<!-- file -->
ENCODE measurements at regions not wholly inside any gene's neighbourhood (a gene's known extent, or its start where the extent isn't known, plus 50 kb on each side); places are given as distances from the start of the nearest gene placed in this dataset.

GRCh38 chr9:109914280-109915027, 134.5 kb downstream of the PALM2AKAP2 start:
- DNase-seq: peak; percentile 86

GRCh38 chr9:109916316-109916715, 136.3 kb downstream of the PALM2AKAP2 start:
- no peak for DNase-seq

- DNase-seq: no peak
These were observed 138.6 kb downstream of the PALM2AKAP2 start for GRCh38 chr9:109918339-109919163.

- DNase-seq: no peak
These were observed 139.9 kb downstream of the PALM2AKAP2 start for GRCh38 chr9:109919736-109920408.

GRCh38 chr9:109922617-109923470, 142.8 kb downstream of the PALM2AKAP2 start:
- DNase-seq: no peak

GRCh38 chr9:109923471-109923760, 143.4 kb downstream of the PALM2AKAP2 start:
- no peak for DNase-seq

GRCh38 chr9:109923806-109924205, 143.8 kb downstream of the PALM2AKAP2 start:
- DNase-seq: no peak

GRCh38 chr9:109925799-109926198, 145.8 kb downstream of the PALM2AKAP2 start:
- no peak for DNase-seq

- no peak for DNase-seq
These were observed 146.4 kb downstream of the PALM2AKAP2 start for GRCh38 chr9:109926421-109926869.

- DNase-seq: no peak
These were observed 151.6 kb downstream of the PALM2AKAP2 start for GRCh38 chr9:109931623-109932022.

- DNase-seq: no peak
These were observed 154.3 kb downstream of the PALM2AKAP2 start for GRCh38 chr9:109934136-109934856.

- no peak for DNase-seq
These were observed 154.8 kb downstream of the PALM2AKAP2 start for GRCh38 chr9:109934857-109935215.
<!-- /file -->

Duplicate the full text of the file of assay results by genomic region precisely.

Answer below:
ENCODE measurements at regions not wholly inside any gene's neighbourhood (a gene's known extent, or its start where the extent isn't known, plus 50 kb on each side); places are given as distances from the start of the nearest gene placed in this dataset.

GRCh38 chr9:109914280-109915027, 134.5 kb downstream of the PALM2AKAP2 start:
- DNase-seq: peak; percentile 86

GRCh38 chr9:109916316-109916715, 136.3 kb downstream of the PALM2AKAP2 start:
- no peak for DNase-seq

- DNase-seq: no peak
These were observed 138.6 kb downstream of the PALM2AKAP2 start for GRCh38 chr9:109918339-109919163.

- DNase-seq: no peak
These were observed 139.9 kb downstream of the PALM2AKAP2 start for GRCh38 chr9:109919736-109920408.

GRCh38 chr9:109922617-109923470, 142.8 kb downstream of the PALM2AKAP2 start:
- DNase-seq: no peak

GRCh38 chr9:109923471-109923760, 143.4 kb downstream of the PALM2AKAP2 start:
- no peak for DNase-seq

GRCh38 chr9:109923806-109924205, 143.8 kb downstream of the PALM2AKAP2 start:
- DNase-seq: no peak

GRCh38 chr9:109925799-109926198, 145.8 kb downstream of the PALM2AKAP2 start:
- no peak for DNase-seq

- no peak for DNase-seq
These were observed 146.4 kb downstream of the PALM2AKAP2 start for GRCh38 chr9:109926421-109926869.

- DNase-seq: no peak
These were observed 151.6 kb downstream of the PALM2AKAP2 start for GRCh38 chr9:109931623-109932022.

- DNase-seq: no peak
These were observed 154.3 kb downstream of the PALM2AKAP2 start for GRCh38 chr9:109934136-109934856.

- no peak for DNase-seq
These were observed 154.8 kb downstream of the PALM2AKAP2 start for GRCh38 chr9:109934857-109935215.